Red meat producers set to benefit from China-Australia trade deal

By Georgi Gyton

- Last updated on GMT

Meat & Livestock Australia has said the benefits could total AUS$11bn
Meat & Livestock Australia has said the benefits could total AUS$11bn

Related tags Australian beef Meat Beef Lamb

The Cattle Council of Australia (CCA) has said that "significant flow-through opportunities" exist for Australian beef producers following the signing of a China-Australia Free Trade Agreement (ChAFTA) today (17 November).

The ChAFTA, signed by Chinese president Xi Jinping and Australian prime minister Tony Abbot in Canberra, Australia, will see current tariffs on Australian beef eliminated over a nine-year period, and on sheep- and goat meat over eight years.

The current tariffs levied on Australian beef are 12-25%, and for sheep meat and goat tariffs are between 15-23%.

Tariffs for offal – currently 12-25% – will also be eliminated over a four- to 10-year period, and the 10% tariffs on live cattle and sheep will be eliminated over four years.

According to the CCA, the deal will place Australian beef in a favourable position against competitors in this particular market.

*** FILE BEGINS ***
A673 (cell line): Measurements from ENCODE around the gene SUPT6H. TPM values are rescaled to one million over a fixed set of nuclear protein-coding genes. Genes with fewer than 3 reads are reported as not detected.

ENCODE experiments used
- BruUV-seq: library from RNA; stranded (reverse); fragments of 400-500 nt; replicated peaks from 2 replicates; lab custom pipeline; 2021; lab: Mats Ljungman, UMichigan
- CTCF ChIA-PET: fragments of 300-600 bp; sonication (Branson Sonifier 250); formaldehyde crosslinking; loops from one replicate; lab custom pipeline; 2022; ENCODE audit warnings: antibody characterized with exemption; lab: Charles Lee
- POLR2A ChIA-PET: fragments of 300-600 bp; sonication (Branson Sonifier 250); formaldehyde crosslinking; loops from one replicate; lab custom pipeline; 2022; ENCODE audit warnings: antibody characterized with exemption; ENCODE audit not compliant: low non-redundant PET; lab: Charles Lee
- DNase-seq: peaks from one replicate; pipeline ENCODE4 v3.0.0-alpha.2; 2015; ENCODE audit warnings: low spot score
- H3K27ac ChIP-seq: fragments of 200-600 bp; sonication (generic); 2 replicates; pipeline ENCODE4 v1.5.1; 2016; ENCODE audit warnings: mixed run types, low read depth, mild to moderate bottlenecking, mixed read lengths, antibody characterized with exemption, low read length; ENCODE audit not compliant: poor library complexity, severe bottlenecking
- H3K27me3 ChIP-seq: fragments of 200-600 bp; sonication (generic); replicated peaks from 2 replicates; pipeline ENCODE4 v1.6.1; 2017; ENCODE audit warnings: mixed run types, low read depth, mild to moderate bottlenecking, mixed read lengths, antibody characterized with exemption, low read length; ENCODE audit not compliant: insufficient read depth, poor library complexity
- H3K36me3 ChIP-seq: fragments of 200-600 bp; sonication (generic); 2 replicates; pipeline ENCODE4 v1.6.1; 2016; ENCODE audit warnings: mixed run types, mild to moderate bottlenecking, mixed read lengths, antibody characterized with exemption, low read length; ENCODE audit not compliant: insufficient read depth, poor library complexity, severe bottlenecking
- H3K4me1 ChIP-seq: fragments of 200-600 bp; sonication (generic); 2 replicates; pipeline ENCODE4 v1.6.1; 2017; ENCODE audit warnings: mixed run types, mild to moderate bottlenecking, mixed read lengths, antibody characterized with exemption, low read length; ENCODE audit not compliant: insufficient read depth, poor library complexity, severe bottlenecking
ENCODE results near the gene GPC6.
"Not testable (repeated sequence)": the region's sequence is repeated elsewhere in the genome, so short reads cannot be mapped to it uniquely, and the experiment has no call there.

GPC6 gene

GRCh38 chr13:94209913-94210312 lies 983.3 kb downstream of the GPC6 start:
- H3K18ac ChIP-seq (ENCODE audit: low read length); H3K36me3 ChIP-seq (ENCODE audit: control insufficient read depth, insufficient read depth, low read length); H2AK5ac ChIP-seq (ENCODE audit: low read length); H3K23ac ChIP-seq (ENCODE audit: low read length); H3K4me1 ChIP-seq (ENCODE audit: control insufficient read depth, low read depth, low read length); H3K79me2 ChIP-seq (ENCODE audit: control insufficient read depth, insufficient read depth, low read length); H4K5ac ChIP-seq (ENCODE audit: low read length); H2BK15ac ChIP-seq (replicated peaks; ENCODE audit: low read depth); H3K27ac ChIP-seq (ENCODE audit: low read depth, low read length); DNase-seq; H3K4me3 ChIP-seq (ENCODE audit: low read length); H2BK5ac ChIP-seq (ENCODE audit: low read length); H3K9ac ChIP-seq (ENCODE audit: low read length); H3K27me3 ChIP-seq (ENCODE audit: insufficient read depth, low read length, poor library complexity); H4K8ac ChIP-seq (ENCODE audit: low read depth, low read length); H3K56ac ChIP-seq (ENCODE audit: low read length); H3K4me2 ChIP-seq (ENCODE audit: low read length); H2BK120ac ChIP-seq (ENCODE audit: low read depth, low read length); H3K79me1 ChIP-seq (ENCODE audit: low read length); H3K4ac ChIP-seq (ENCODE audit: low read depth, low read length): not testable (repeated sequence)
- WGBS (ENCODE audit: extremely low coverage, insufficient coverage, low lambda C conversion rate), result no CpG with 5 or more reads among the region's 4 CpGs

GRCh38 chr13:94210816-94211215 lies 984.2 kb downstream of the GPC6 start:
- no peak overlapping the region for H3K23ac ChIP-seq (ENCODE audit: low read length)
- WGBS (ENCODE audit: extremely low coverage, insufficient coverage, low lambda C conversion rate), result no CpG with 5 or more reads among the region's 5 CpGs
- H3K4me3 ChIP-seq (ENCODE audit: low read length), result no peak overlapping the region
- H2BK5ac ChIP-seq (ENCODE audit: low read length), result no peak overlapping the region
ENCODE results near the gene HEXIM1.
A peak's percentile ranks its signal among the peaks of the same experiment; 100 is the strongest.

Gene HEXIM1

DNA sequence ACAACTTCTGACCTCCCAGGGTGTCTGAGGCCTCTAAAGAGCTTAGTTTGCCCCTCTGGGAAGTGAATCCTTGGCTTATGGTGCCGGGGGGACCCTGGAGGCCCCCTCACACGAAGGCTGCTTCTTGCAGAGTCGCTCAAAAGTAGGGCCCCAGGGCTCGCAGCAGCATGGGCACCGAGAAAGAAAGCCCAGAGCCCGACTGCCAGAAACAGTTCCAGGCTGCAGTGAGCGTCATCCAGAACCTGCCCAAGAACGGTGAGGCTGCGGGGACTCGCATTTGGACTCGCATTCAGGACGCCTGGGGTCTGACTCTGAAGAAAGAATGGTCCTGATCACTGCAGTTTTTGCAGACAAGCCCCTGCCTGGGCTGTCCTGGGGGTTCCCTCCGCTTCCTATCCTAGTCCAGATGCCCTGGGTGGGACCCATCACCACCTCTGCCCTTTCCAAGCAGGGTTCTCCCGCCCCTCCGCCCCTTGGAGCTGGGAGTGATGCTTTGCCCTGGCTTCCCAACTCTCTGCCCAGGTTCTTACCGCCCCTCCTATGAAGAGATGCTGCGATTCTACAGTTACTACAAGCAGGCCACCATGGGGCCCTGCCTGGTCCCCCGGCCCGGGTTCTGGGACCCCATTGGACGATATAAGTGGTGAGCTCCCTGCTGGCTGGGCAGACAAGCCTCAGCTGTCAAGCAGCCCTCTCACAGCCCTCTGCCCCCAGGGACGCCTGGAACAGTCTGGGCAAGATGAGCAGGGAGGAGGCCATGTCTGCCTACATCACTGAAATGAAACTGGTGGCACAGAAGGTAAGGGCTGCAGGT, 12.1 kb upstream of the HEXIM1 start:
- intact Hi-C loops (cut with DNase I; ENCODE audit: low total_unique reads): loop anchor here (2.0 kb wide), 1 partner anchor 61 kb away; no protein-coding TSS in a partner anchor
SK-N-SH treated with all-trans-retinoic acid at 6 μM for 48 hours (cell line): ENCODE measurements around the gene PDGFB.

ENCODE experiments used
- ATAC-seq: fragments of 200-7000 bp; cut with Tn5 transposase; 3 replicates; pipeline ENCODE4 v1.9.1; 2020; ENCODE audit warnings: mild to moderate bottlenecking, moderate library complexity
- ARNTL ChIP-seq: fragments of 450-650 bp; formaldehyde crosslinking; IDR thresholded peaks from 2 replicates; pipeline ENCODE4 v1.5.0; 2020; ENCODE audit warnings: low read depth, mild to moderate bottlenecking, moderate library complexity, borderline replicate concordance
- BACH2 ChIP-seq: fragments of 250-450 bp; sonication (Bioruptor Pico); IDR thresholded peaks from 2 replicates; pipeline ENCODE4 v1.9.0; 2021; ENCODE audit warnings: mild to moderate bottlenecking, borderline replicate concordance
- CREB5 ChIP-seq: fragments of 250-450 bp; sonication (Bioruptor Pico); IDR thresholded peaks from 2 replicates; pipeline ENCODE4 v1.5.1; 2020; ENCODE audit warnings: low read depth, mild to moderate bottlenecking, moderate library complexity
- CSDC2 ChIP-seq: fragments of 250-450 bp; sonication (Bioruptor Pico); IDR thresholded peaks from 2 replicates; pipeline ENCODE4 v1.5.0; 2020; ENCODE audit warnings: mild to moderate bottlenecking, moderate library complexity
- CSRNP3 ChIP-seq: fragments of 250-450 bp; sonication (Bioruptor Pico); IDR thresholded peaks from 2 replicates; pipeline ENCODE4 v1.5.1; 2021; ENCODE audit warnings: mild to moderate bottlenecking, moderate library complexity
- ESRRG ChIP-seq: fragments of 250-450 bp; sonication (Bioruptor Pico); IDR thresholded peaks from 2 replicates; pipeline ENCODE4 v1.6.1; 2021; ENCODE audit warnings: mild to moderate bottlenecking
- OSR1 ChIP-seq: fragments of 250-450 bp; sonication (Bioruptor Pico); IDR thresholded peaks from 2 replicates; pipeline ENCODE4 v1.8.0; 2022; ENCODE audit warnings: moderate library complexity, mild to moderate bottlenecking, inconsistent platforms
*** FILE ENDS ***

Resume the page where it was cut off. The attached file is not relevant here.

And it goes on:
Howard Smith, newly elected president of the CCA, said the potential benefits of the agreement were huge.

"ChAFTA will remove a significant burden from the beef supply chain, in the form of removing tariffs currently imposed on chilled and frozen beef, live cattle and co-products, including offals and hides,"​ he said.

"It will also provide more opportunities for Chinese consumers to develop a taste for Australian beef, by alleviating the inflated prices currently paid for Australian beef due to import tariffs."

According to Meat & Livestock Australia, the red meat and livestock sector would benefit by as much as AUS$1 billion, due to the tariff elimination.

Smith continued: "In terms of farm-gate returns, economic modelling [Centre for International Economics] suggests that beef prices are estimated to increase by 8c/kg (dressed weight) above baseline level, should the current tariffs on beef be phased out to zero by 2024.

"There are also opportunities for increased farm-gate returns in the future through ensuring that producers are paid for the products they produce, including hides and offals."

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